Say you are a solo and want to adopt an iPad and the cloud into your practice. Lawyerist is a great source for articles on using the iPad with Dropbox, word processing apps, and the cloud practice management software of your choice (such as Clio, MyCase, or RocketMatter). But if you are in a small firm (4-12 attorneys) and want a few more features and the ability to tweak your setup but don’t want to mess with purchasing and upgrading servers, paying for constant IT maintenance, and budgeting thousands of dollars a year for these and other expenses, an off-the-shelf NAS (or Network Attached Storage) device is exactly what you need.

What is a Network Attached Storage device?

A NAS device resembles an external hard drive on steroids. It is a mini computer with file storage as its primary mission, but it will also run a small number of apps for things like streaming video and music files over a network. It frequently has two or more hard drives that are redundant (that is, your files exist on both drives using RAID mirroring). Also, unlike most external hard drives, NAS devices do not need to be directly connected to a computer via a USB cord. Instead, it connects to the network via Ethernet or a WiFi connection and can be placed pretty much anywhere.

For those in small firms anxious about managing a server, or simply unwilling to pay the necessary maintenance costs, a NAS device is basically a file server without the hassle. When you buy a NAS, unlike an external hard drive, you typically purchase the “box” from the manufacturer and then purchase the hard drives separately (though there are some bundle options available).

It is true that there is a learning curve to set up a NAS device but if you are comfortable with setting up a home router or an external hard drive with backup software, this should cause you little, if any, anxiety.

What’s wrong with Dropbox?

Like many tech-savvy lawyers in a small firm, I am also the de facto resident “IT guy.” When I joined my father’s firm a year and a half ago, all 15 attorneys and staff were storing their files (including QuickBooks databases and ProSeries tax files) locally on their computers’ hard drives. We desperately needed a file-storage solution that would scale up to 15 employees and provide for remote access so I could join the ranks of flexible and productive mobile lawyers.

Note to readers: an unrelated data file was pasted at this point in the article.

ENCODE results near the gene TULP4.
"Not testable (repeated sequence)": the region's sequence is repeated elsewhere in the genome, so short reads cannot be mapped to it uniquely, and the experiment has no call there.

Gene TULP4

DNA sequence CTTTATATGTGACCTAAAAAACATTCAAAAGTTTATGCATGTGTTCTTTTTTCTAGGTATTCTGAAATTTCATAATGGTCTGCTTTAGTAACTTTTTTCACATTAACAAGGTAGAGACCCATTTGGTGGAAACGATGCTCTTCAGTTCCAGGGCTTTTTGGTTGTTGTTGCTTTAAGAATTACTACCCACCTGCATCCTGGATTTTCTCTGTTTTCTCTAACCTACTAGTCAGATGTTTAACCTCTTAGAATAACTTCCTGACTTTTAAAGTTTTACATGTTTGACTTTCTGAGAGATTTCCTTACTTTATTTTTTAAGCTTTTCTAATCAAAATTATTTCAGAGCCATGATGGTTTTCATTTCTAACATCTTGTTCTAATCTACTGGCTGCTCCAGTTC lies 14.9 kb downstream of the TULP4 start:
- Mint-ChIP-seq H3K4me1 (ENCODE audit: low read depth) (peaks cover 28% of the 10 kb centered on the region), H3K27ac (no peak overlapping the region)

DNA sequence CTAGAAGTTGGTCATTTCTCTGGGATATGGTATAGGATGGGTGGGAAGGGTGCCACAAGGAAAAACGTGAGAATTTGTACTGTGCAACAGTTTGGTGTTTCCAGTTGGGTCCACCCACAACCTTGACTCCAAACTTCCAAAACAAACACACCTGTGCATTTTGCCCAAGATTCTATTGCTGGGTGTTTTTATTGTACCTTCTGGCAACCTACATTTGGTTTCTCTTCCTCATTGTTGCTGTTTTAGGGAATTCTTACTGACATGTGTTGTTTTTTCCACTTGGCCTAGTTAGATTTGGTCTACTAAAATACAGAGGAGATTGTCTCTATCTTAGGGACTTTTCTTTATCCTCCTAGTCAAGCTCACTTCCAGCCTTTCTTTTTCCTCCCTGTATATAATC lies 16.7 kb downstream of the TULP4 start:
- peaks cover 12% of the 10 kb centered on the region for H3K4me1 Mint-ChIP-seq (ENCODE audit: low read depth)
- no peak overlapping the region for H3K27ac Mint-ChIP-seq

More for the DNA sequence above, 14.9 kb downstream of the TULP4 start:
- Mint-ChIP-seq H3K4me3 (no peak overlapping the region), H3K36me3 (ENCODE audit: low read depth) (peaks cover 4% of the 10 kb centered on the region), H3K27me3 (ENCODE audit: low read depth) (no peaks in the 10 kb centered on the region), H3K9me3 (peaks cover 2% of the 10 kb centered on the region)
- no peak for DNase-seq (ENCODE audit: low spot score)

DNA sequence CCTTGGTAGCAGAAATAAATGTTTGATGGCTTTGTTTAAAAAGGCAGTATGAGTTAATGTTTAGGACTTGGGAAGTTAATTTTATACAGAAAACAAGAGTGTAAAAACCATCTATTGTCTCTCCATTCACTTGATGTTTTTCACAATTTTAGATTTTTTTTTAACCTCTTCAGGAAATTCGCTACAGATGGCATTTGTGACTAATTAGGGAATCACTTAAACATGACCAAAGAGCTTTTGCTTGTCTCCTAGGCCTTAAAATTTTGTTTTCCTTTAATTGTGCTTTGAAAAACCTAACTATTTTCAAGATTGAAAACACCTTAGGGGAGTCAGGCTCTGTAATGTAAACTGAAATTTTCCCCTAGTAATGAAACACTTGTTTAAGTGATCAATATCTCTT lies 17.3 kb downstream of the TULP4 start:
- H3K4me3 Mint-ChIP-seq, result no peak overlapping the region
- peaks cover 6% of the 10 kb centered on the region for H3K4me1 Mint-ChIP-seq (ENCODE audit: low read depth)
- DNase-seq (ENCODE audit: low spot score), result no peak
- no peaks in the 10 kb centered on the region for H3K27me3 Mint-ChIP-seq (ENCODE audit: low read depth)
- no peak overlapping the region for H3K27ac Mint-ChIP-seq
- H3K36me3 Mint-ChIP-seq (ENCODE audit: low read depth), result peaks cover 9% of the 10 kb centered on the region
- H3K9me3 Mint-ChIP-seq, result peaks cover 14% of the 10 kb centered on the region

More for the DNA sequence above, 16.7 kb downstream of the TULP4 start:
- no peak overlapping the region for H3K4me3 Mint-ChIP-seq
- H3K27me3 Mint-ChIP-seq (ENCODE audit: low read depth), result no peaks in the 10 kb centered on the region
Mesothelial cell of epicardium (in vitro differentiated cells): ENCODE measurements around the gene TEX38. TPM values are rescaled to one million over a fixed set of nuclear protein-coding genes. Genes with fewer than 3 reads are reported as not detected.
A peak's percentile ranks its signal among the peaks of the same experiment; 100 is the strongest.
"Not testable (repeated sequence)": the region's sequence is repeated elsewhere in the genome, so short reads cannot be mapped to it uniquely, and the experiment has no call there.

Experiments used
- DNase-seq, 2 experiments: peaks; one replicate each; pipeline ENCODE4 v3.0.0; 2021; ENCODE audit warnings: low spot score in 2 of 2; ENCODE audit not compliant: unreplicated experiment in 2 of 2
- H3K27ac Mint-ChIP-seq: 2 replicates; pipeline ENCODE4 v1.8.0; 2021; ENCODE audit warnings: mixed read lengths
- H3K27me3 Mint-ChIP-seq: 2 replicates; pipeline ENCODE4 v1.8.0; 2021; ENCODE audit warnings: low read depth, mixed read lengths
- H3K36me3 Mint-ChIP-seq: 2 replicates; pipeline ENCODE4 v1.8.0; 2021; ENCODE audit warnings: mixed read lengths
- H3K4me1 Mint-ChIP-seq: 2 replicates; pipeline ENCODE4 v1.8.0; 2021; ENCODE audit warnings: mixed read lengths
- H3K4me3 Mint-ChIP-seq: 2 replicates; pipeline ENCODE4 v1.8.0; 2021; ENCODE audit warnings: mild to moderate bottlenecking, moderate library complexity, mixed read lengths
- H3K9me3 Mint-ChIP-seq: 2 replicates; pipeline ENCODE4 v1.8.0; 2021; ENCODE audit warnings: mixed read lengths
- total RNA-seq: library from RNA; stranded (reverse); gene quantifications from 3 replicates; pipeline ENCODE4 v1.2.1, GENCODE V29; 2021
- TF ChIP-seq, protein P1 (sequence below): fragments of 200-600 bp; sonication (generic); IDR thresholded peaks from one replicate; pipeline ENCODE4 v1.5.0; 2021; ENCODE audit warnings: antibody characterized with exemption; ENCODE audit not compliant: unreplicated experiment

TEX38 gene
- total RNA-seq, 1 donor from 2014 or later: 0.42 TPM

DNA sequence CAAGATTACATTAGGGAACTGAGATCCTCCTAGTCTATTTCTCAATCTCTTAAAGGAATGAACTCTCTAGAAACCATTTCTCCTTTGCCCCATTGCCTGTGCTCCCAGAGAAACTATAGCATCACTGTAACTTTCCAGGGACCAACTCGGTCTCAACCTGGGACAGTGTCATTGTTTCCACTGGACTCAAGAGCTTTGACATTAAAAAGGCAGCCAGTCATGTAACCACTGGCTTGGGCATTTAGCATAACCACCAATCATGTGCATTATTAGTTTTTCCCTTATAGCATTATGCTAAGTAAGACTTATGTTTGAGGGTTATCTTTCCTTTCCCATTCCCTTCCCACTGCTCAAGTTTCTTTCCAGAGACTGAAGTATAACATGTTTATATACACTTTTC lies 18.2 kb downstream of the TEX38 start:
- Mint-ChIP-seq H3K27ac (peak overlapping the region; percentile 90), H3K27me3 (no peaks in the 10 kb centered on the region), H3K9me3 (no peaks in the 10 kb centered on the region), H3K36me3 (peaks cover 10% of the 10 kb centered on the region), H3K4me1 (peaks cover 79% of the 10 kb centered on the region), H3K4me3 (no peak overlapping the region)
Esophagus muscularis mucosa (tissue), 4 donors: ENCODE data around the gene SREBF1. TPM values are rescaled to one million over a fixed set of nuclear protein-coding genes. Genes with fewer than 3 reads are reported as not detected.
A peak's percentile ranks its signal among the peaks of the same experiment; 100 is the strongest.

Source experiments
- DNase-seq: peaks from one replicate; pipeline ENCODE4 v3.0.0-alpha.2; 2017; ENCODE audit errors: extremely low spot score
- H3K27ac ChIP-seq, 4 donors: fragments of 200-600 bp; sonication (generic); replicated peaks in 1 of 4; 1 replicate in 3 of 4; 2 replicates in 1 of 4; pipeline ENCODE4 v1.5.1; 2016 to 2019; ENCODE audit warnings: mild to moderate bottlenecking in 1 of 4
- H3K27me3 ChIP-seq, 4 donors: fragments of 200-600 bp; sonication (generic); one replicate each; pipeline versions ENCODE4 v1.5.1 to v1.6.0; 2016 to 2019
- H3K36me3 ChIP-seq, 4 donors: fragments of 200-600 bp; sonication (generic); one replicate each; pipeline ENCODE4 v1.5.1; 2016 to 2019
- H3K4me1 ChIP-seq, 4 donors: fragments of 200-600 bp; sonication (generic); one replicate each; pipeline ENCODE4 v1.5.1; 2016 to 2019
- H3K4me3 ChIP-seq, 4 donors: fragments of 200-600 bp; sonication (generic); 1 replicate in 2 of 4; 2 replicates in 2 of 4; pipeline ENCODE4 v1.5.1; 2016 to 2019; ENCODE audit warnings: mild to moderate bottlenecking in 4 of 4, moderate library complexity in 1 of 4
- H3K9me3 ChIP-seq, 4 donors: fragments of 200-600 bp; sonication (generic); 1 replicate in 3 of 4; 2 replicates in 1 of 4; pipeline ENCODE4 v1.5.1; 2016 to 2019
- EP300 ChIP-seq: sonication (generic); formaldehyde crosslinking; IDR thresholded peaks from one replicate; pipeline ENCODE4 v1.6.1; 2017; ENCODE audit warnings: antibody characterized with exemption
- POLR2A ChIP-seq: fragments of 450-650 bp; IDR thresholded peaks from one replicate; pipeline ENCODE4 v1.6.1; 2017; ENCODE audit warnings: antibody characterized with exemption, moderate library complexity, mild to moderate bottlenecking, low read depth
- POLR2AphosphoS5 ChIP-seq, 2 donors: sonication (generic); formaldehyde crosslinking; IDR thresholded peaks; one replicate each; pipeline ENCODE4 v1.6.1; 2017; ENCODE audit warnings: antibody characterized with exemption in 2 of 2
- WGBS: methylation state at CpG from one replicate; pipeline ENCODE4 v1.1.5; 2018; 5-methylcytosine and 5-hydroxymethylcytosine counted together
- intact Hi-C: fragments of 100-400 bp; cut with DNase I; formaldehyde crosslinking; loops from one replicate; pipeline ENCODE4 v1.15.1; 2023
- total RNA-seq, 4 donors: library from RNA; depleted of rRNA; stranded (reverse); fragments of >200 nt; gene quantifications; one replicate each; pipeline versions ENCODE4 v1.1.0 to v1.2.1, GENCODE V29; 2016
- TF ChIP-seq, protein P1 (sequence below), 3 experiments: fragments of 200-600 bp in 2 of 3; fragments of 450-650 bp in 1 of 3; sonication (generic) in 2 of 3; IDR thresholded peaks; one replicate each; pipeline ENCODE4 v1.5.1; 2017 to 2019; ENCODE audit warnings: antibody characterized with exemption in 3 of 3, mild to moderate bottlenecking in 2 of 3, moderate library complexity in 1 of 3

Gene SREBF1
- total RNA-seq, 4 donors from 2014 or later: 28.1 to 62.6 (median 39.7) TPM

Dropbox is an exceptional product for the solo or very small law office setup with a few staff (in fact, I use it myself for many non-office file storage needs). There are two basic reasons that an office of a dozen or more may prefer a NAS:

First, Dropbox charges almost $500 annually for an account providing 500GB of storage; on the other hand, a 1TB NAS device can be had for the same price without annual fees.

Also, it is difficult (and sometimes technically impossible) to run a server-side database program such as QuickBooks (or a tax program like ProSeries) where you would want to store the database on a networked folder for multiple persons to simultaneously access the program and its data in Dropbox. More specifically, Dropbox currently will not allow the “Dropbox folder” to be installed on a network drive or folder – preventing any office that shares files on a networked drive from operating directly from the “Dropbox folder.”

Planning to purchase the right NAS

As with any technology purchase for the office, it’s important to consider your objectives and required features. For example, after watching one attorney suffer total data loss when his laptop crashed soon after I started, I knew I wanted redundancy using a RAID system that would use two identical hard drives to store our data in case one crashed.

Here are a few important features most attorneys should consider:

  1. Secure, redundant file storage with the option for an off-site backup

  2. Ease of setup and reliability

  3. Enabling access remotely from a laptop, tablet, or phone